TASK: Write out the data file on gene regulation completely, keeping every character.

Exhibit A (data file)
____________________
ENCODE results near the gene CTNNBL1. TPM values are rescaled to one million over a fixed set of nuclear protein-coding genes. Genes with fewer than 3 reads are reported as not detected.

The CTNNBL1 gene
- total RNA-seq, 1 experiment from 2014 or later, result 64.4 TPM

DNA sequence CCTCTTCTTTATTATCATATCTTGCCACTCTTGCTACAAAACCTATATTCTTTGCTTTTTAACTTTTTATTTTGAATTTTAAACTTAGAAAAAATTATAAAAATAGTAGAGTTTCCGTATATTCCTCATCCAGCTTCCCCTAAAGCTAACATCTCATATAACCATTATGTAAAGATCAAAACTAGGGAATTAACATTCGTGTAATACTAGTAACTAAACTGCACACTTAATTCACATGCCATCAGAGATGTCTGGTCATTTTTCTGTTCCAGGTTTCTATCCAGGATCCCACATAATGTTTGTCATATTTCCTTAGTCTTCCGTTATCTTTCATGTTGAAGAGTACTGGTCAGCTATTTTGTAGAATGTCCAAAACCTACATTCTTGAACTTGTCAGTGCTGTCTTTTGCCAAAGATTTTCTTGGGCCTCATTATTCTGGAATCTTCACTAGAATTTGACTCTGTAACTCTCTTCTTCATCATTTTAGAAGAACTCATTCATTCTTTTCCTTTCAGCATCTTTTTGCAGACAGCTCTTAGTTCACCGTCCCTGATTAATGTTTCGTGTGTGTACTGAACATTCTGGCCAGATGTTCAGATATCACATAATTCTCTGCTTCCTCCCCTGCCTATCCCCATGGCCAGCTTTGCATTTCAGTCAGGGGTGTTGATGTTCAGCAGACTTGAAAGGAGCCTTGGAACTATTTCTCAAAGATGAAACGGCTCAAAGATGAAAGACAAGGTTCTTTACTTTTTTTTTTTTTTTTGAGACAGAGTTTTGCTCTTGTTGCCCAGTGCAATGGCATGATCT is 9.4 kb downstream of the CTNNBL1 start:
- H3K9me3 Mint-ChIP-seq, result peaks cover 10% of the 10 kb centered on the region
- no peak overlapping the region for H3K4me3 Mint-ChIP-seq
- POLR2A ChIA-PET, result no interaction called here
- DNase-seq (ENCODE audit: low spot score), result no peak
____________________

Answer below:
ENCODE results near the gene CTNNBL1. TPM values are rescaled to one million over a fixed set of nuclear protein-coding genes. Genes with fewer than 3 reads are reported as not detected.

The CTNNBL1 gene
- total RNA-seq, 1 experiment from 2014 or later, result 64.4 TPM

DNA sequence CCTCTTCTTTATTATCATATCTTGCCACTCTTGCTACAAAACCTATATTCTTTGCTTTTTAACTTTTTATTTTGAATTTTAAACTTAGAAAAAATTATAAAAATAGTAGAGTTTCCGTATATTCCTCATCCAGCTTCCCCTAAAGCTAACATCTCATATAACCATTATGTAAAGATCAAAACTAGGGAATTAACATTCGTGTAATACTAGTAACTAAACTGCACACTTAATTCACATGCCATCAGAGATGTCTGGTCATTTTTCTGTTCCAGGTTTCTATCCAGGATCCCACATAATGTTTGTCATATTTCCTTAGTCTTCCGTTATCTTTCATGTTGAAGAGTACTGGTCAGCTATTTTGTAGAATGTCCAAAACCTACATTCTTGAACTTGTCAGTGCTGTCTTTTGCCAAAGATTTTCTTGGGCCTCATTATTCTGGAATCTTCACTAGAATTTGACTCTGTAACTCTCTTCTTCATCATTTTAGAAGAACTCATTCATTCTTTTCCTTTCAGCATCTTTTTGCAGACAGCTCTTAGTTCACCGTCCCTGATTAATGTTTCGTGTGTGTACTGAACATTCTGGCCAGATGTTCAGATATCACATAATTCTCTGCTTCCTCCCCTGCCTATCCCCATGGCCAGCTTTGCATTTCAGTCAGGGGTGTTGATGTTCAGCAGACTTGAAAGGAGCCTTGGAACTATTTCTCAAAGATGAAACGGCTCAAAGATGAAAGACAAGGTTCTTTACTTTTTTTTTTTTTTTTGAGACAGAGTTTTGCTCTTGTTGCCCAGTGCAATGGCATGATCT is 9.4 kb downstream of the CTNNBL1 start:
- H3K9me3 Mint-ChIP-seq, result peaks cover 10% of the 10 kb centered on the region
- no peak overlapping the region for H3K4me3 Mint-ChIP-seq
- POLR2A ChIA-PET, result no interaction called here
- DNase-seq (ENCODE audit: low spot score), result no peak